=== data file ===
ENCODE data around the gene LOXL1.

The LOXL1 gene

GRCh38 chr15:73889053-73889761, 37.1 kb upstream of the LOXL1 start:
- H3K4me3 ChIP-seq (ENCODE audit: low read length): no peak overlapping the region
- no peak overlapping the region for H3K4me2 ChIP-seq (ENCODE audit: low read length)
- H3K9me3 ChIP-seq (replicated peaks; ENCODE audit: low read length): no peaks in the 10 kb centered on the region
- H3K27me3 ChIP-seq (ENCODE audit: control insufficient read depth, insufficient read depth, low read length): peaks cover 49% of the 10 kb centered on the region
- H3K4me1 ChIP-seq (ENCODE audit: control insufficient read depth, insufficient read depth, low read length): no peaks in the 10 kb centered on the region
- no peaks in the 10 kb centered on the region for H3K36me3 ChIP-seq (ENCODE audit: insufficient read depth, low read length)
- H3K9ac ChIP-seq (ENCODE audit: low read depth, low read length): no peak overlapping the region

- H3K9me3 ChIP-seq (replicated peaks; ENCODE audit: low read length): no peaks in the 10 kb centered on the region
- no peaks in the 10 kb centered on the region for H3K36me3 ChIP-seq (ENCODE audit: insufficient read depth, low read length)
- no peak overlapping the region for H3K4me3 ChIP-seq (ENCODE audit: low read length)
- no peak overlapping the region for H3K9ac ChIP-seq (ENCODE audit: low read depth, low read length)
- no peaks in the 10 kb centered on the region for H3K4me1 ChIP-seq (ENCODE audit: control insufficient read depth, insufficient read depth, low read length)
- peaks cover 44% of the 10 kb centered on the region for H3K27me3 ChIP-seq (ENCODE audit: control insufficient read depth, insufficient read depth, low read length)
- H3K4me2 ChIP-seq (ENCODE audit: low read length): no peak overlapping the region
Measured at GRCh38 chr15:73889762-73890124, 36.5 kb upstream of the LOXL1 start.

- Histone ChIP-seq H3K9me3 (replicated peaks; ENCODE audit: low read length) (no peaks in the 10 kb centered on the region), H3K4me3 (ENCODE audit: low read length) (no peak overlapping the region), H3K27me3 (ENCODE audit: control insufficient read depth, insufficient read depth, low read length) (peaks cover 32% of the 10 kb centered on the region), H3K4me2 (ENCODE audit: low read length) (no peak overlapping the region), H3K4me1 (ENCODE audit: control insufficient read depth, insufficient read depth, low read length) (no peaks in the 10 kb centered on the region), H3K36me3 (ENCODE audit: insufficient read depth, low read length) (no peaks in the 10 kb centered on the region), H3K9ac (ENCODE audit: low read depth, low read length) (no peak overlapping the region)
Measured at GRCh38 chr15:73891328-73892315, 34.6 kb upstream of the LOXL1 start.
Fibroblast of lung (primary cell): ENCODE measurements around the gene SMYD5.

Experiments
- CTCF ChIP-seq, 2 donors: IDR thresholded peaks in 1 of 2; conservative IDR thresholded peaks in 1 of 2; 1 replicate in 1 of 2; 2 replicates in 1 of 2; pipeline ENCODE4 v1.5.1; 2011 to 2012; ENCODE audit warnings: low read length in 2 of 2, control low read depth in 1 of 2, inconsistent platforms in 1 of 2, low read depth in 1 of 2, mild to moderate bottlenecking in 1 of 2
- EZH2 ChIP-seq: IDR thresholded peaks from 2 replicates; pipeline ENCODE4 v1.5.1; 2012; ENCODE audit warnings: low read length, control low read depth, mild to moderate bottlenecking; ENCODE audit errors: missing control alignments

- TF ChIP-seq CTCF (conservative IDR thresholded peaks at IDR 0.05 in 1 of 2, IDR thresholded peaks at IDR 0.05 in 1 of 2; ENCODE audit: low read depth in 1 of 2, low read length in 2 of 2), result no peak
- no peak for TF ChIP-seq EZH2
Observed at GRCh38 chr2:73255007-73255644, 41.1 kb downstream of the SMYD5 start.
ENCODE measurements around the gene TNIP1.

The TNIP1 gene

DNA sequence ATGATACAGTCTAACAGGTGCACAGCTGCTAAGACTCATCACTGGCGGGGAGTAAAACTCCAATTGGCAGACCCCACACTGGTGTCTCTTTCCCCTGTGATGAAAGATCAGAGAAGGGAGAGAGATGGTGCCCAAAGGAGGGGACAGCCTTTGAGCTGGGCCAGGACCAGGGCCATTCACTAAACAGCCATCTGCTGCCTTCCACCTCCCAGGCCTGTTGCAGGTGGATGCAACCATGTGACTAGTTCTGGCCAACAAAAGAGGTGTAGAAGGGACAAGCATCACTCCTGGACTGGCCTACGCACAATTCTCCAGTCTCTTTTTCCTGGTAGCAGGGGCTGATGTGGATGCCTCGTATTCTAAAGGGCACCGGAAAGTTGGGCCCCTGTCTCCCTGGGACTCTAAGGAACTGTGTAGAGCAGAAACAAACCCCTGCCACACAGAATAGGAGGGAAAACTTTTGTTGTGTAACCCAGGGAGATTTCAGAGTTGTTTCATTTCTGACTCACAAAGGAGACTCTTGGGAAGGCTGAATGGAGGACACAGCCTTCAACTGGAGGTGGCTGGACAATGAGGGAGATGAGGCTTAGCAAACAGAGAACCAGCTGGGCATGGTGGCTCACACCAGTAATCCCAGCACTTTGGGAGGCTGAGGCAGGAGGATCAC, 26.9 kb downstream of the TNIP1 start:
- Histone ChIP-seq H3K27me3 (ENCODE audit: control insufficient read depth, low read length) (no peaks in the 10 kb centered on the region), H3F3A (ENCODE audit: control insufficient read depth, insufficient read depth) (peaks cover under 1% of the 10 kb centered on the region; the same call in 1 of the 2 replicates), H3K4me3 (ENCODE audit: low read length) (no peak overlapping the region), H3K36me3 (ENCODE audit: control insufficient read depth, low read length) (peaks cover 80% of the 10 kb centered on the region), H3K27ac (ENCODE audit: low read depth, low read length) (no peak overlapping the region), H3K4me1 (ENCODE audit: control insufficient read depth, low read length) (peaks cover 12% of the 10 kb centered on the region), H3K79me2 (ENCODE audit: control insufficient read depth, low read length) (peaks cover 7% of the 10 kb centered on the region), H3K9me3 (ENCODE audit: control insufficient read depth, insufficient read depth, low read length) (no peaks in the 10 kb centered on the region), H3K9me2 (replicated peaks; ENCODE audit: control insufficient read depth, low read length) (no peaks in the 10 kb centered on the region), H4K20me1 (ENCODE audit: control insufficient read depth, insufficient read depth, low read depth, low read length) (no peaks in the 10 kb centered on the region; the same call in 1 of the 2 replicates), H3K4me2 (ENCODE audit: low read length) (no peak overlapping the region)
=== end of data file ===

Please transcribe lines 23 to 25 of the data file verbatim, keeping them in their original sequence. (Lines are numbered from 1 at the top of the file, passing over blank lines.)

- CTCF ChIP-seq, 2 donors: IDR thresholded peaks in 1 of 2; conservative IDR thresholded peaks in 1 of 2; 1 replicate in 1 of 2; 2 replicates in 1 of 2; pipeline ENCODE4 v1.5.1; 2011 to 2012; ENCODE audit warnings: low read length in 2 of 2, control low read depth in 1 of 2, inconsistent platforms in 1 of 2, low read depth in 1 of 2, mild to moderate bottlenecking in 1 of 2
- EZH2 ChIP-seq: IDR thresholded peaks from 2 replicates; pipeline ENCODE4 v1.5.1; 2012; ENCODE audit warnings: low read length, control low read depth, mild to moderate bottlenecking; ENCODE audit errors: missing control alignments

- TF ChIP-seq CTCF (conservative IDR thresholded peaks at IDR 0.05 in 1 of 2, IDR thresholded peaks at IDR 0.05 in 1 of 2; ENCODE audit: low read depth in 1 of 2, low read length in 2 of 2), result no peak